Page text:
Regional expert lays case for gaming operators in eight-page letter to PM

The Bahamas Gaming Operators Association Board of Directors at a courtesy call with Governor General Her Excellency Dame Marguerite Pindling at Government House. Pictured from left: Anton Roker; Leander Brice; Sebas Bastian, Chairman; H.E. Dame Marguerite Pindling; Gershan Major (CEO); Pete Deveaux and Garvin Newball.

With promised legal action pending against the government, one noted attorney with regional experience has presented an eight-page letter to the Prime Minister, laying the case for gaming operators opposed to the proposed tax regime and detailing a number of pressing issues he argues could lead to more monumental challenges for the country.

Calvin Wilson of Calvin Wilson & Associates, in a letter dated June 10, wrote the prime minister, urging his “immediate intervention … for an expeditious resolution of this matter, given events that may transpire at the Financial Action Task Force on Money Laundering (FATF) in a few days.”

Gaming operators wrote the finance minister requesting a meeting to discuss the proposed tax changes, however, that request has gone unanswered, prompting the gaming operators association to proceed with a lawsuit against the government,

Wilson is a former banker in Trinidad and Tobago, barrister and former senior Crown prosecutor in the United Kingdom (UK); the immediate past executive director of the Caribbean Financial Action Task Force (CFATF) and now a global consultant on strategy and public affairs on anti-money laundering and combating the financing of terrorism issues.  He argues the fact that the proposed tax regime could mean a resurgence of the gaming “black market”, does not bode well for the country’s image globally.
Gaming operators have threatened downsizing as a result of government’s proposed tax regime, which will see the taxing of profits of up to 50 per cent.  There is also talk that operators may take their operations underground once again.

It is what partly motivated Wilson, he said, to reach out to the nation’s leader.

“My motivation in writing this letter is my firm belief that there must be a robust partnership between the public and private sectors, supported by solid and reliable empirical data, involving full and open consultation with all relevant stakeholders and grounded in expert analysis, to support public policy choices and to address burning national and regional issues,” Wilson said.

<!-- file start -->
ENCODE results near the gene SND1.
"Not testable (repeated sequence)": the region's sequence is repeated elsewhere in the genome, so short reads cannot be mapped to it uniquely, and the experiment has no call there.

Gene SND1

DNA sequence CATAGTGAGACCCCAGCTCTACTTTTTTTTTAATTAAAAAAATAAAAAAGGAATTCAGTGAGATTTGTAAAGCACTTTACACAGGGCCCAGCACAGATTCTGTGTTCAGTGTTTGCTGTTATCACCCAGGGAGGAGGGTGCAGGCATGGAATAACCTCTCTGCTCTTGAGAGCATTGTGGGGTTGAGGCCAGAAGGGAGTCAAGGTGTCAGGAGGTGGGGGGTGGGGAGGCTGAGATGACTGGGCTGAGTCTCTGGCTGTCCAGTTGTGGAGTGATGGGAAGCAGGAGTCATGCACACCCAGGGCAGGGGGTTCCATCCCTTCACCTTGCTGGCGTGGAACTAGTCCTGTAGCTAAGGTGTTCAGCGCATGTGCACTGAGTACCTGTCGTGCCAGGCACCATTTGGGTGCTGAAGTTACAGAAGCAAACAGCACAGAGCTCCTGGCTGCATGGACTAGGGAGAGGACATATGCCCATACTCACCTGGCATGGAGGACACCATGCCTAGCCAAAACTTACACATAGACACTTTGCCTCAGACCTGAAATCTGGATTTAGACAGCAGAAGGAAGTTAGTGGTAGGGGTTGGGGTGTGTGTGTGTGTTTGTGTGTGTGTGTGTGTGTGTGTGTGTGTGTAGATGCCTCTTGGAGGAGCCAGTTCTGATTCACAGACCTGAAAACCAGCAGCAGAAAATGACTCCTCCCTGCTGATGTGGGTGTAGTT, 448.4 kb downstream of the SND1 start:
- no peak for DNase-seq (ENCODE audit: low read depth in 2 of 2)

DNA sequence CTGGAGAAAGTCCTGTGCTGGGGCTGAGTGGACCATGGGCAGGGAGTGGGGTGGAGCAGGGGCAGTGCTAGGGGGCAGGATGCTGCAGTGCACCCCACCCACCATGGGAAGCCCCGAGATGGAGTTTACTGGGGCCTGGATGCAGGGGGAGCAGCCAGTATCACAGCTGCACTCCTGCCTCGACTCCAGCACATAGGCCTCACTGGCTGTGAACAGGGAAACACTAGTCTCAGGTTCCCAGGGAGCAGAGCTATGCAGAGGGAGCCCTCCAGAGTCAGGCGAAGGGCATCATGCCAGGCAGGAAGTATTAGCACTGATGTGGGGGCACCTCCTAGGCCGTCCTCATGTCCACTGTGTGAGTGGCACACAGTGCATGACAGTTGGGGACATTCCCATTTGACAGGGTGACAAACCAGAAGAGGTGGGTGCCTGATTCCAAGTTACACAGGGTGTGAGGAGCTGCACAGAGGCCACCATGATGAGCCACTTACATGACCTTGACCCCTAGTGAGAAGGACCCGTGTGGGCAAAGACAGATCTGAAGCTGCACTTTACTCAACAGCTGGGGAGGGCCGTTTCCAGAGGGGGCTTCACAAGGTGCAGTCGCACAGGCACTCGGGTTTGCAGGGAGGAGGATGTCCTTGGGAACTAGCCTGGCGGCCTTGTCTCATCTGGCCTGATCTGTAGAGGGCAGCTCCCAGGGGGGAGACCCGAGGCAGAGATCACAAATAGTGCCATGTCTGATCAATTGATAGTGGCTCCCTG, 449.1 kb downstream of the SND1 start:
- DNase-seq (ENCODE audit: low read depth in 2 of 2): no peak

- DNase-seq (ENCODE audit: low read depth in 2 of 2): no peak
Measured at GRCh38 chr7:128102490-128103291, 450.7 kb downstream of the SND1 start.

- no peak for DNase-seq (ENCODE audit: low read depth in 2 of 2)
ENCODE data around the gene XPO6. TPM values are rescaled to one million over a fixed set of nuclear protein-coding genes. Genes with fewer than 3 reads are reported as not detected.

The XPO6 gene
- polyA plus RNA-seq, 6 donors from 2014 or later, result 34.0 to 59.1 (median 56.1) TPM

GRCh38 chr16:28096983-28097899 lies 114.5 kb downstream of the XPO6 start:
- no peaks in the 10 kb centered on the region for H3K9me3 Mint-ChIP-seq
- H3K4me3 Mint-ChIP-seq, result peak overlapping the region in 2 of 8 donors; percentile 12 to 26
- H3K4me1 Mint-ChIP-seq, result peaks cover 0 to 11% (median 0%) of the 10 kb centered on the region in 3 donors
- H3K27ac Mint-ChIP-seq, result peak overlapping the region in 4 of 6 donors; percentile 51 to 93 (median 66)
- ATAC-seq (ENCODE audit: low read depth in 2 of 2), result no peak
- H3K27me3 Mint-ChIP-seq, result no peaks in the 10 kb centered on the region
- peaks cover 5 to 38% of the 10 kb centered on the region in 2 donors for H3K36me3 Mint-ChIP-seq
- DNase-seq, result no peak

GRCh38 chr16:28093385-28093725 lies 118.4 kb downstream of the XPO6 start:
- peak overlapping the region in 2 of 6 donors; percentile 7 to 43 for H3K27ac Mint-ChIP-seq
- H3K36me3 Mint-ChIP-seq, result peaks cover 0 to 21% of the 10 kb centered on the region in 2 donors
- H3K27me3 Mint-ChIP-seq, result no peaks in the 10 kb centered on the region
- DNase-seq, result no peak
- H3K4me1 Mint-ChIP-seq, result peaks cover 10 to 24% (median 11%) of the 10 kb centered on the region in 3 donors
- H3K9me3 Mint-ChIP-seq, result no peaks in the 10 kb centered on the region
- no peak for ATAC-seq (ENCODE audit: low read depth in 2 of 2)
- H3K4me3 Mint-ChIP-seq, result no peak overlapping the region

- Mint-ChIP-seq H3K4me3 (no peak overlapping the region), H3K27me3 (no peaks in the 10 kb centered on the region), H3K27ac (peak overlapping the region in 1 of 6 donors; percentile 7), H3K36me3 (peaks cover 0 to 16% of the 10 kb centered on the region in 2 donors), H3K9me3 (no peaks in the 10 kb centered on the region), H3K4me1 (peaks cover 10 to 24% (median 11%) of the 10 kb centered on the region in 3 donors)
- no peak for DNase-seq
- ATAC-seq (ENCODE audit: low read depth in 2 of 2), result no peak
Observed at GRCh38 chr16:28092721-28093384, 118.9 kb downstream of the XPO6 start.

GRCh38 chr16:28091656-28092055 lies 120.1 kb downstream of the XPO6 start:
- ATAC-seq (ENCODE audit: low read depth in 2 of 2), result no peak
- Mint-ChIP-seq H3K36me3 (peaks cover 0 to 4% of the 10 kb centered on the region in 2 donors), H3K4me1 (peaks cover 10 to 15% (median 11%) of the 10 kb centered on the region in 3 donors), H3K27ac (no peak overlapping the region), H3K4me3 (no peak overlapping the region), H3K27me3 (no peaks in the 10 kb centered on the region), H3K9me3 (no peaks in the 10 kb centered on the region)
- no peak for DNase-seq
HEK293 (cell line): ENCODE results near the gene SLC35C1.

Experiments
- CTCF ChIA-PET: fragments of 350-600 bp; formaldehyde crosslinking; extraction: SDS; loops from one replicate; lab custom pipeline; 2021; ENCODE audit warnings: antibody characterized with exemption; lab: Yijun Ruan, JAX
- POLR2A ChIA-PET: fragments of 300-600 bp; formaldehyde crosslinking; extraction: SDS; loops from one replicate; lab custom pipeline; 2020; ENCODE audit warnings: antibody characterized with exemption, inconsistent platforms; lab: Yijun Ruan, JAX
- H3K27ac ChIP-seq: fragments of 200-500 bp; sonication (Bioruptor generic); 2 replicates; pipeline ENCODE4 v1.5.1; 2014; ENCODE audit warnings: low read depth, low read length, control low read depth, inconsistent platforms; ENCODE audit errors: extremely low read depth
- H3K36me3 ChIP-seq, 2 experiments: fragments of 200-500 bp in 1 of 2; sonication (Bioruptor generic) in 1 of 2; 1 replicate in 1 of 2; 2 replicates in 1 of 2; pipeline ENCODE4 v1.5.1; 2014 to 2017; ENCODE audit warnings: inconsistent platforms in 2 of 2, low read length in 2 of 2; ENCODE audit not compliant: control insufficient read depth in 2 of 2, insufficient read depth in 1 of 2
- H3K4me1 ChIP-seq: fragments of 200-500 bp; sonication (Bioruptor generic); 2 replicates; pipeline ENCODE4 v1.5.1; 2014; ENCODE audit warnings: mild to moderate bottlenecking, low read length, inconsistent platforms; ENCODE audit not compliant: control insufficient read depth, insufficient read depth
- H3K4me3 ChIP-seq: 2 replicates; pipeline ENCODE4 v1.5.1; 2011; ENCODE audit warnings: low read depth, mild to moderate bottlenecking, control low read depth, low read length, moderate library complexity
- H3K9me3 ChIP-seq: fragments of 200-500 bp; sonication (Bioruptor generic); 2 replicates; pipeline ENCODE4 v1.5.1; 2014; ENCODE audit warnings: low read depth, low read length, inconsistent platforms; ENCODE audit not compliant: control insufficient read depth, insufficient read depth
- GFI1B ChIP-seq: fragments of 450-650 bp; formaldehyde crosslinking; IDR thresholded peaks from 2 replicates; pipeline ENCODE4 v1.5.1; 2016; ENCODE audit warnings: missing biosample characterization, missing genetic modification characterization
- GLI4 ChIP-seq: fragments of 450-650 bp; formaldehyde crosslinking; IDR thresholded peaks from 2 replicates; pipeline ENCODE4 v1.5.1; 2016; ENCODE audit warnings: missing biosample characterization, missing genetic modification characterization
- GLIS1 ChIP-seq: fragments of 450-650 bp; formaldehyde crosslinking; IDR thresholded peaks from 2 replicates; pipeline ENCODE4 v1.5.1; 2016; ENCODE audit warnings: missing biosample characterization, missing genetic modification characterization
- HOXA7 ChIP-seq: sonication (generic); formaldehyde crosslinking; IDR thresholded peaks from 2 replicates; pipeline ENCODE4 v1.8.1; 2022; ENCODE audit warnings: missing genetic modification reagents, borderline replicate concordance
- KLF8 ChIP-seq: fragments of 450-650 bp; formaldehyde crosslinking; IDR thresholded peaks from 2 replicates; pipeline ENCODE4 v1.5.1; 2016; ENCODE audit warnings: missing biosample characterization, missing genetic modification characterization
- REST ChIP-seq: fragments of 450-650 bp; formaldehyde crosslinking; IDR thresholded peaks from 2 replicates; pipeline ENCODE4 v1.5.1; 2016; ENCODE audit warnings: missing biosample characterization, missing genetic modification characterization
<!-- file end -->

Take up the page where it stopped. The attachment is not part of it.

“This approach should be brought to surmounting the difficulties being experienced with issues such as compliance with international standards on money laundering and the financing of terrorism, as well as the de-risking and the loss of correspondent banking relationships crisis, that continue to beset the region.

“My view is that this partnership should also extend to the need for innovation and the use of new technologies with the assistance of international private sector partners, in order to secure the long-term peace, stability and economic prosperity of the Caribbean Basin Region”

He said it may not be widely known, but the gaming sector in The Bahamas has a very good reputation regionally.  However, given the current heated national debate on the proposed tax increase – apparently without objective expert analysis and stakeholder consultation –  the potential flight of gaming operations to the black-market arena, and the flagging of illegal gambling as one of the top predicate offences by the Financial Intelligence Unit (FIU) could result in The Bahamas being called upon to address this issue with its regional and international counterparts in a few days.

“Therefore, any significant change in the taxing architecture of domestic gaming should be supported by expert analysis and stakeholder consultation to ensure that there will be no increase in the existing ‘black market’ illegal gambling and other,” he said.

Wilson speaking to a potential blacklisting argued that the current fight does not help the country’s cause on the international stage.

“All national efforts must be directed towards urgently moving past this impasse through creating the climate for dialogue so that an appropriate level of tax could return to black market illegal gaming operations, given the potential negative implications for The Bahamas’ international reputation at this very sensitive time,” he said.

“The government through the honourable Minister of Finance has pledged to the international community, in another critical area, that The Bahamas will actively engage industry stakeholders in public policy formation in the financial services sector, which includes the gaming house operators.”

Click here for the full letter.

1 comments

I am grateful to Mr. Calvin WiIson for addressing this matter on behalf of Bahamians and I hope The Hon. Prime Minister will wise up and make the necessary changes while there is still time.

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